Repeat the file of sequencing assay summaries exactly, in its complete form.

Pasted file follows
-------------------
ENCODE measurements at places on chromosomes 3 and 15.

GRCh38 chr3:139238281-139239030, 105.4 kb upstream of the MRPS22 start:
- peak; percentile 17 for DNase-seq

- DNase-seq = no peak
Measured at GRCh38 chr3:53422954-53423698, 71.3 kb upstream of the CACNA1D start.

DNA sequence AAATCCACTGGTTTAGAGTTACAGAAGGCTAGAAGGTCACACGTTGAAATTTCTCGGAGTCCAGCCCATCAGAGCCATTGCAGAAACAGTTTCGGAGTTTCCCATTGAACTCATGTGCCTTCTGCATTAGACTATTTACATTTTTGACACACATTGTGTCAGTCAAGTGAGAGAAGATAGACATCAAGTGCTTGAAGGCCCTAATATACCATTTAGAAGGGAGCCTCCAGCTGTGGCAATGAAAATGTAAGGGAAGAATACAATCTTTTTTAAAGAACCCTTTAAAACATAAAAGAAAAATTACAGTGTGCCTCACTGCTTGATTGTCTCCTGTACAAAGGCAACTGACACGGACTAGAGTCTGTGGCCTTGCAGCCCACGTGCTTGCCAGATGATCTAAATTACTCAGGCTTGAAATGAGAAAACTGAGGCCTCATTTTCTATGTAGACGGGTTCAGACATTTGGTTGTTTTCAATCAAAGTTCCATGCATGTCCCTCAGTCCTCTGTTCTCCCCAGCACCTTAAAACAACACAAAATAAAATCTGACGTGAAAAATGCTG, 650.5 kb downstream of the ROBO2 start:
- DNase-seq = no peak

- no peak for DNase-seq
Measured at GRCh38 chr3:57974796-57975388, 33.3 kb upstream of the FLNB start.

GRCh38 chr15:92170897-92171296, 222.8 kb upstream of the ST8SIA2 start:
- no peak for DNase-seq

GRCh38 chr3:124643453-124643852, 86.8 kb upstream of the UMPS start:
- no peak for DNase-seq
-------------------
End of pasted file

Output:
ENCODE measurements at places on chromosomes 3 and 15.

GRCh38 chr3:139238281-139239030, 105.4 kb upstream of the MRPS22 start:
- peak; percentile 17 for DNase-seq

- DNase-seq = no peak
Measured at GRCh38 chr3:53422954-53423698, 71.3 kb upstream of the CACNA1D start.

DNA sequence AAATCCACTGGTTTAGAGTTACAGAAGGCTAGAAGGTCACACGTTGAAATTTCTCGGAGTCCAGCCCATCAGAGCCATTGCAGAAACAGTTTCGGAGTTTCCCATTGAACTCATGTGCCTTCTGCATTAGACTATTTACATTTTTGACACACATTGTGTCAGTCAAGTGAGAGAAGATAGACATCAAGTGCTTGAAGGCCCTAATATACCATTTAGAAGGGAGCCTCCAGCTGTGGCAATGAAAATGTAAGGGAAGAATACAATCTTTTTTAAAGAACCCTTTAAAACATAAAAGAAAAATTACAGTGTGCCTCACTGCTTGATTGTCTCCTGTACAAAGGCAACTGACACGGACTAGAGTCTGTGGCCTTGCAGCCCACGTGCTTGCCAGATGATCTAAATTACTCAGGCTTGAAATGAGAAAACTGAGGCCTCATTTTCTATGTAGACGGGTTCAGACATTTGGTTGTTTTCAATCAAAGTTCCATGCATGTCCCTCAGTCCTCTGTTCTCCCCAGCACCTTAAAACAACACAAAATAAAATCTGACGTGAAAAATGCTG, 650.5 kb downstream of the ROBO2 start:
- DNase-seq = no peak

- no peak for DNase-seq
Measured at GRCh38 chr3:57974796-57975388, 33.3 kb upstream of the FLNB start.

GRCh38 chr15:92170897-92171296, 222.8 kb upstream of the ST8SIA2 start:
- no peak for DNase-seq

GRCh38 chr3:124643453-124643852, 86.8 kb upstream of the UMPS start:
- no peak for DNase-seq